ASTANA – Clearwater Documentary of Canada, managed by renowned producer, director and anthropologist Niobe Thompson, is going to shoot a documentary about the Botai culture in Kazakhstan. The film will explain why domestic horses are so important for cultures in the North Kazakhstan region.
“One of the directions of our work is dedicated to the promotion of historical science in Kazakhstan. The film about Botai culture united the whole scientific community: historians, archaeologists, geneticists and anthropologists. This project shows the growing role of Kazakhstan in the international development of historical science,” said Presidium Member of the Kazakh Geographic Society and Project Manager of Shejire DNA Nurbol Baimukhanov, the Kazakh Geographic Society reports.
The documentary about Botai culture (which existed nearly 4,000 years BC) will be filmed at the archaeological site in Botai, in Aiyrtau district of the North Kazakhstan region. The project is supported by the Kazakh Geographic Society.
A press conference devoted to the filming of the documentary about Botai culture was held at the archaeological excavations in Botai. The briefing was held in a yurt (the traditional Kazakh nomadic dwelling). Clearwater Documentary Television has created a number of popular science documentaries about history, archaeology and genetics, including the famous TV series “Great Human Odyssey,” which tells about the great migration processes of mankind.
The Botai Monument on the banks of the Iman-Burluk River is under the protection of UNESCO. Archaeological excavations in Botai sparked the interest of the film authors, because they think Botai culture has great historical significance. According to scientists, Botai was the main centre of horse domestication in the territory of modern Kazakhstan.
The filming involved an international team of scientists from Denmark, Canada, the U.K., France and Kazakhstan. Archaeologists and geneticists Orlando Ludovich from France, Alan Outram from the U.K., Danish scholar Eske Villersen and Kazakh scientist Victor Seibert, who discovered the Botai culture, and opened the Botai world in the 1980s. Since then, more than 250,000 historical artefacts have been found at the excavations.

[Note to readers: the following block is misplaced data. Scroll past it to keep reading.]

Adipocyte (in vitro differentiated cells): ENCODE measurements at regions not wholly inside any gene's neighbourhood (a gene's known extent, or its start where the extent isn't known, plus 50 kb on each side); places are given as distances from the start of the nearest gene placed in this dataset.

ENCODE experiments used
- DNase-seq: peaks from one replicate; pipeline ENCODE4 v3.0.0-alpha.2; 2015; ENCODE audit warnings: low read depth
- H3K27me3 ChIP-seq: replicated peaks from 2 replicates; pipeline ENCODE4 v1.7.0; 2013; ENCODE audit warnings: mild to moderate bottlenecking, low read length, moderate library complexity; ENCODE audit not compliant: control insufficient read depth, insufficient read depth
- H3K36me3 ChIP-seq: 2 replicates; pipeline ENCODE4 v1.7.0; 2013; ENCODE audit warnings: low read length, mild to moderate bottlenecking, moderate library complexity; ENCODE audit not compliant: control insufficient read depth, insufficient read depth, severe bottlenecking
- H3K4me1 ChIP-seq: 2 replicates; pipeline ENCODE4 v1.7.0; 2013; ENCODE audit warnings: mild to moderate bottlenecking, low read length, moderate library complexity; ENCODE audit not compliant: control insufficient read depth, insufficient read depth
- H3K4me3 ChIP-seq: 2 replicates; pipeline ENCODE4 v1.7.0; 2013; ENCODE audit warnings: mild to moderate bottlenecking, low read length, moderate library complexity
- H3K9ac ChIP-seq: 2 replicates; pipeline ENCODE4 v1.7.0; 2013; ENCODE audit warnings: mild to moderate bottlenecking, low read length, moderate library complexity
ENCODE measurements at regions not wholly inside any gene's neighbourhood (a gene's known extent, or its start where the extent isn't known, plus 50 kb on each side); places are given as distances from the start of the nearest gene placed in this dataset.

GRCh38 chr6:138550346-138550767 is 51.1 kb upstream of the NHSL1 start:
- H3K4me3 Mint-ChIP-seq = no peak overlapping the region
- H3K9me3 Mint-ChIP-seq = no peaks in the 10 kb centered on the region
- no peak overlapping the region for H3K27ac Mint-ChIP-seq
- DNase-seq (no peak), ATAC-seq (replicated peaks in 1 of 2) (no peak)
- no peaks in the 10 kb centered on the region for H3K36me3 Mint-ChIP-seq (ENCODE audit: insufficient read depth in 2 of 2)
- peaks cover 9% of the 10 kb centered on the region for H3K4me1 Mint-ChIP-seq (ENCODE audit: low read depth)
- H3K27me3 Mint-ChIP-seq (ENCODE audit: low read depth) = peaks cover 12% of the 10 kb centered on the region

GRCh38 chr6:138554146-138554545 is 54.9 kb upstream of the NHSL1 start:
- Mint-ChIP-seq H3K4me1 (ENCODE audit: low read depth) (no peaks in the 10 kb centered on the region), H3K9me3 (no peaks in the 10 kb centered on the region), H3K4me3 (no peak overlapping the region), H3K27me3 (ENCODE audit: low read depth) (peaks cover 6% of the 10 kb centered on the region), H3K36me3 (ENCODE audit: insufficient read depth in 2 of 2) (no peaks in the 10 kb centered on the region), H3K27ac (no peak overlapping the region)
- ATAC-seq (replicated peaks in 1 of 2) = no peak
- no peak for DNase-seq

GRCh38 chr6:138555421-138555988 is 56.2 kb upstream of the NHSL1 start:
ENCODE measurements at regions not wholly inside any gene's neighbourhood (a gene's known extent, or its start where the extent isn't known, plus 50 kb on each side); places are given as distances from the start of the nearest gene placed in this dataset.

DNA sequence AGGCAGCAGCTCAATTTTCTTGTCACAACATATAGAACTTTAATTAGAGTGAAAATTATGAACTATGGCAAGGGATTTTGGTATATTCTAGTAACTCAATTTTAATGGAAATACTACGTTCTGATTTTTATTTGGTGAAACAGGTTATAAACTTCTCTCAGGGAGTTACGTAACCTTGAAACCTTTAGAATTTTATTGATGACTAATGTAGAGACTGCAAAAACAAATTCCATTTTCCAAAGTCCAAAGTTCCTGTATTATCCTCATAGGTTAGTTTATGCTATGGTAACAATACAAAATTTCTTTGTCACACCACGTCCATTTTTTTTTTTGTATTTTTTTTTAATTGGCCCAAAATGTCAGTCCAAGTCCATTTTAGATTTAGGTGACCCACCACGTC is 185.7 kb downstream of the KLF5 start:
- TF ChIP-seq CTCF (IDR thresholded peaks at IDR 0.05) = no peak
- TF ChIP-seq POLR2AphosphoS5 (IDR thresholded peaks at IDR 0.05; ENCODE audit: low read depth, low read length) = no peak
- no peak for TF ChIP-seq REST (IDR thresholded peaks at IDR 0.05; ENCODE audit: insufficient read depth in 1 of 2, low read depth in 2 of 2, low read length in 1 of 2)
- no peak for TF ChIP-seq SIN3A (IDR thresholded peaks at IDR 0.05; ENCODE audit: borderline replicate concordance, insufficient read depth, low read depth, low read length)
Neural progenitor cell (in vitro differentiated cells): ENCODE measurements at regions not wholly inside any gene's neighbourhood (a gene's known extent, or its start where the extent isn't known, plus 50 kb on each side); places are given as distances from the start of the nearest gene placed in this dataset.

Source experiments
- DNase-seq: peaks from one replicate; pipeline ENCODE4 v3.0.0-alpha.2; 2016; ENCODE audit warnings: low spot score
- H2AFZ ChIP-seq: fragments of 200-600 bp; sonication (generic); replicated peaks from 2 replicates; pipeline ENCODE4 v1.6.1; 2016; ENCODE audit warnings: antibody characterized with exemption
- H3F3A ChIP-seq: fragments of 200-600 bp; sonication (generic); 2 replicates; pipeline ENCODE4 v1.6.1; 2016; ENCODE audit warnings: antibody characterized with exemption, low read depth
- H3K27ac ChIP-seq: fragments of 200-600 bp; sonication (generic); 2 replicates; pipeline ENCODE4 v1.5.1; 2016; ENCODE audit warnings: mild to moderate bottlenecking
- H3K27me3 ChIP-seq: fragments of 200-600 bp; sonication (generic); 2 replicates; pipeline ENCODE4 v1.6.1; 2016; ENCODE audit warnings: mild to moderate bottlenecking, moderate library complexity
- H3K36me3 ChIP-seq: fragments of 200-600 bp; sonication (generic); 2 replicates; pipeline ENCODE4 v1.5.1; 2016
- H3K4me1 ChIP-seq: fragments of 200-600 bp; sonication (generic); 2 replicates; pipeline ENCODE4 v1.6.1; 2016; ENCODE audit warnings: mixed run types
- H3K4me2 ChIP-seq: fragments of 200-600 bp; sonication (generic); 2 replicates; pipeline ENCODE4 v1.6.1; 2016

The predecessors of the Botai people were nomadic hunters who lived in the steppe, according to Carnegiemnh.org. The people travelled in small bands and didn’t stay in one location for a long time. Only four Botai settlements have been identified: Botai, Krasnyi Yar, Roshchinskoe and Vasilkovka. Beginning between 3,700–3,100 BC, the Copper Age Botai culture significantly changed their lifestyle and started to settle in large, permanent villages. They also focused most of their economy on the horse.
In the 1980s and 1990s, Kazakh archaeologists excavated approximately 70 houses at Botai and one house each at Krasnyi Yar and Vasilkovka. In 2000, a Kazakh-American team from the Carnegie Museum of Natural History and the Presidential Cultural Centre of Kazakhstan started excavations at Krasnyi Yar, discovering a third house and part of a fourth house. All of the artefacts from the excavations at Krasnyi Yar appear to be from the Copper Age.